Best Mexican Music 2021: Top 40 Songs For You

Best Mexican Music 2021 Top 40 Songs For You

Cazzette has to travel to Mexico to find the top 40 Best Mexican Music from the 1920s to 2018. This post is for you if you enjoy listening to foreign music.

Did you know that Mexican music is something you might be interested in? You can also learn a lot about melody and music videos. It is possible to see Mexico’s unique traditions that are not commonly known.

Cazzette compiled all the most popular songs to help you understand the Mexican way of living. We also offer more information about the song below.

Top 40 Best Mexican Kinds Of music Review Of 2021

Top 40 Best Mexican Kinds Of music Review Of 2021

1. Juanes – A Dios le Pido

Writer: Juanes

Inspired by the grace sounds from Medellin, the Colombian-born rocker with a heart full of gold-infused folk into Spanish pop/rock and gave us a new, feel-good sound to groove to. “A Dios le Pido” (To God I Pray) never reached No. Although it did not reach No. 1 on Hot Latin Songs, Juanes was Colombia’s favorite rocker.

2. La Bamba

This is one of the most well-known Mexican folk songs. Its name refers to a traditional Mexican wedding dance called “La Bamba”. Despite this origin, “La Bamba”, a rock n roll version of Ritchie Valens’s song in 1958, made it a worldwide hit.

Los Lobos recorded the most famous version of this song in 1987 for “La Bamba.” It reached No. It reached No. 1 on Billboard’s Hot 100 singles charts that year. It remained there for three weeks of its 21-week chart run. The movie’s soundtrack was certified double platinum. Valenz’s recording reached No. 22 in 1959.

3. ¡Viva México

This dramatic song was written by Pedro Galindo Galarza (rancher). There are many versions. The song’s rousing lyrics lead to the dramatic chorus, “Viva Mexico, Vive America,” which Aida Cuevas, mariachi singer, performs.

4. Ahora Quien – Marc Anthony

Writers: Estéfano, Julio Reyes

“Ahora Quien” from Anthony’s 2004 Valio la Pena is one of my most painful breakup songs. I look in the mirror and feel stupid. It’s absurd.”) The song was written by Estefano and remained at No. 1 for two weeks. It reached No. 1 on the Hot Latin Songs charts. This is a contemporary classic.

5. El Condor Pasa: Daniel Alomia Robles

Andean music, a South American style of traditional Latin music, is one of the most loved. The most well-known song in this area is “El Condor Pasa”, a Peruvian song.

The beautiful song was well-known worldwide thanks to the English version by Simon & Garfunkel. It reached No. It reached No. 18 on the Hot 100 in 1970. It was also featured on their album “Bridge Over Troubled Water”, which spent ten weeks at No. 1 and 8 million copies.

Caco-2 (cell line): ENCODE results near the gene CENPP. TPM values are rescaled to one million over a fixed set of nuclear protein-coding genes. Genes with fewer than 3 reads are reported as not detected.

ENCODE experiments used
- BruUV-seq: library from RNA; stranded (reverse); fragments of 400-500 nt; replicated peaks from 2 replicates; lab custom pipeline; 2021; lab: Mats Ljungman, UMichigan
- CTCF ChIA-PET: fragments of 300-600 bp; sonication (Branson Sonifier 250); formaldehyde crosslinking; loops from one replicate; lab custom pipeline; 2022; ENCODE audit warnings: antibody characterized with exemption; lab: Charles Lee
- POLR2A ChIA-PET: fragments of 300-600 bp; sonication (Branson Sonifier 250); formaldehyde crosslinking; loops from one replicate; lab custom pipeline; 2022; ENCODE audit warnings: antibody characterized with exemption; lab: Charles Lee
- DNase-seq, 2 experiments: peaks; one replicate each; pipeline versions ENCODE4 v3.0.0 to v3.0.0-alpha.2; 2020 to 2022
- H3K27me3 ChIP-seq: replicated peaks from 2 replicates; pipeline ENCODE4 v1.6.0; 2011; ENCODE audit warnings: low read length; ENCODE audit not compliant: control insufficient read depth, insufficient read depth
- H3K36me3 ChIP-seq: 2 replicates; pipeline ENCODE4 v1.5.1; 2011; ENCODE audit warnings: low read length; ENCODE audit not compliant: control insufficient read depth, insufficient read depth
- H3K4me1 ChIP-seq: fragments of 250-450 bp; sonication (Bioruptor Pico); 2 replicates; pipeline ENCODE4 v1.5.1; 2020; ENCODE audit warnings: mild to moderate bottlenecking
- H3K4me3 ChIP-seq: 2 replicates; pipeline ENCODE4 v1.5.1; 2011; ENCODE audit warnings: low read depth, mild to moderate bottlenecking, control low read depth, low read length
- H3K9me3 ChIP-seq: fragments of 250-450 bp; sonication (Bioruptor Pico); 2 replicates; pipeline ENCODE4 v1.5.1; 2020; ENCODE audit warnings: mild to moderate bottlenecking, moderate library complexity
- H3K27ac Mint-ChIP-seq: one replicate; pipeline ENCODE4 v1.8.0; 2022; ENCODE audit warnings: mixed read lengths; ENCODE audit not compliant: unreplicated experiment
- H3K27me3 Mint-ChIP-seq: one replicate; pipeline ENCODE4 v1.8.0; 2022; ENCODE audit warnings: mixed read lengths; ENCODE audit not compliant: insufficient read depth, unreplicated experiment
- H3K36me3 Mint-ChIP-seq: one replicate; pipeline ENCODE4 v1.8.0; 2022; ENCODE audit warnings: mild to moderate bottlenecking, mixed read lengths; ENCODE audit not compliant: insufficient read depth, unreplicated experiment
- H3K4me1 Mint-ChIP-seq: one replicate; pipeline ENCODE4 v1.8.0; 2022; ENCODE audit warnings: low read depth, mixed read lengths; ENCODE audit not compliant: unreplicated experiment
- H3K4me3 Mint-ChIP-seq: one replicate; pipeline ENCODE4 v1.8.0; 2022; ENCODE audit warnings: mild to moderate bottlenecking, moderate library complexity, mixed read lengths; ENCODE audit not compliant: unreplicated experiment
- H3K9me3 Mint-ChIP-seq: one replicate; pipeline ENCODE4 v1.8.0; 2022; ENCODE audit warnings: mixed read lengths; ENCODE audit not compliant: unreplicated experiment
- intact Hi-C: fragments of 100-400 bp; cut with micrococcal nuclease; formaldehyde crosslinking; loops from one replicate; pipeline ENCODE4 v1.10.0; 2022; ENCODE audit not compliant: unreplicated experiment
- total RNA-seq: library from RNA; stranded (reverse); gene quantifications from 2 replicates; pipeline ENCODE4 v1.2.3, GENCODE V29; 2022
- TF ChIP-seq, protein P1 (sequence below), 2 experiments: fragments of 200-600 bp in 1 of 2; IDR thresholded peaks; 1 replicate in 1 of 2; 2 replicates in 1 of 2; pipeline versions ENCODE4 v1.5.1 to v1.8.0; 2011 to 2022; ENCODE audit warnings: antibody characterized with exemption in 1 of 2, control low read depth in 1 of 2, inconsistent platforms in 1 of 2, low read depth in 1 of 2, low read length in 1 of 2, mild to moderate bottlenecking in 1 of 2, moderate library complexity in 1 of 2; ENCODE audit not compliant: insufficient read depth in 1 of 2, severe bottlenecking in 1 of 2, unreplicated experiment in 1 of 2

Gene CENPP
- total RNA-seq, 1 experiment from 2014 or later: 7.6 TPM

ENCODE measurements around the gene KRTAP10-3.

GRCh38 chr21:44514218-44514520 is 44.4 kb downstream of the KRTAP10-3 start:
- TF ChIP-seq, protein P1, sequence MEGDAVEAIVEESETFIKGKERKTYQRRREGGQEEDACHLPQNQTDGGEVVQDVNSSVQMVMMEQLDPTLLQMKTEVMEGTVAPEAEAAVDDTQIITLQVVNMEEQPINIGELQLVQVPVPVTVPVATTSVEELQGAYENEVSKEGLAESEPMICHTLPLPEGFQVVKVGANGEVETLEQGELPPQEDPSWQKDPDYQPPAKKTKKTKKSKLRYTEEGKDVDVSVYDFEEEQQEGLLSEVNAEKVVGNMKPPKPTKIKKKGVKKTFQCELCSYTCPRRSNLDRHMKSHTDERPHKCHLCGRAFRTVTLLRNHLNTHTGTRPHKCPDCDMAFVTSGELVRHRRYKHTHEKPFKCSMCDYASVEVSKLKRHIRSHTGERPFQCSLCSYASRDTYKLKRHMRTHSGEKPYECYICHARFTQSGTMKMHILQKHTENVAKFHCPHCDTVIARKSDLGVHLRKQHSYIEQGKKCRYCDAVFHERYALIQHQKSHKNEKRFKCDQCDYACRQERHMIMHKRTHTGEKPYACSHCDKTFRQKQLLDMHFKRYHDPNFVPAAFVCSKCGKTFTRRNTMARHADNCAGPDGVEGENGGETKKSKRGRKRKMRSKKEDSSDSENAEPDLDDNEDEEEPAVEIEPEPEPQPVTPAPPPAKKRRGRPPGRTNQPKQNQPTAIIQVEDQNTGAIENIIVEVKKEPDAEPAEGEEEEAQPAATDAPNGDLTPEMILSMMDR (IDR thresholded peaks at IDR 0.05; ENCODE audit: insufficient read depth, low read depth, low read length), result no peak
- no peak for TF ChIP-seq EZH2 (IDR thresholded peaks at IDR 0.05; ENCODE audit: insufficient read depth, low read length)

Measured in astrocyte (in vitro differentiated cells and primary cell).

6. México Lindo y Querido

This mariachi traditional song was composed by Chucho Monge, but it is most closely associated with Jorge Negrete, the legendary singer, and film star.

The song is a powerful declaration of loyalty to Mexico and has been covered by nearly every mariachi singer. The song’s most well-known lyrics are: “Lovely, loved Mexico, If you die far away, May they say I’m asleep, and may they bring me back.”

7. Amigo – Roberto Carlos

Writer: Roberto Carlos

Roberto Carlos wrote a series of romantic songs that were translated into Spanish and became anthems. Ironically, the song “Amigo”, which he wrote for Erasmo Carlos (his friend and longtime writer collaborator), may be the most popular and was embraced by both men and women.

8. Guantanamera

Guantanamera is the most well-known Cuban song. Although there is still some controversy over its authorship, many believe the lyrics were written by Jose Marti, a Cuban poet, and hero. Although the Sandpipers ranked it No. 1, the song’s most popular version is Celia Cruz, the legendary Queen of Salsa. Nine on the Hot 100 in 1966.

9. Cielito Lindo

Although many artists have performed this song, Pedro Infante is the most well-known. He was a Mexican actor and singer who was a legend of Mexican cinema’s golden age.

Mexicans still love the song, and spontaneous outbursts of the anthem were observed after September 2017’s earthquakes.

10. Amor Prohibido – Selena

Writers: AB Quintanilla and Pete Astudillo

This light, airy, Texan cumbia about love among different social classes sounds almost like a fairytale at first. It struck a universal chord.

It was written by Selena’s brother AB Quintanilla and Pete Astudillo and topped Billboard’s Hot Latin Songs charts for nine weeks. It was also one of the first major Tejano music cross-overs. Thalia and Moderatto have covered it, among other artists.

11. Libertango: Astor Piazzolla

In 1955, Astor Piazzolla, an Argentine bandoneon player, introduced nuevo tango. This music style was influenced by jazz and changed the sound of traditional tango forever.

His invention, Astor Piazzolla, took the world by storm. His single “Libertango”, which was released in 1995, became the standard for contemporary tango. This instrumental track contains some of the most evocative Latin music notes.

12. Que Bonita es Mi Tierra

This patriotic anthem is another mariachi favorite and was written originally by Ruben Fuentes, a Mexican composer. Javier Solis is the most well-known performer of the song. He was also known as Jorge Negrete and Pedro Infante and was one of Mexico’s “Three Mexican Roosters”.

13. Besame Mucho – Various Artists

Writer: Consuelo Velazquez

Velazquez was a Mexican teenager when she wrote: “Besame Mucho” (Kiss me a lot) in 1940. It was a simple song that is easy to understand and became the most popular Spanish-language song ever recorded.

It was covered by The Beatles, who are part of a long list that includes Luis Miguel, Diana Krall, Harry Connick Jr. Michale Buble, and Ailee, such as Harry Connick Jr., Michale Buble, and Michale Buble. Il Divo is their most recent album.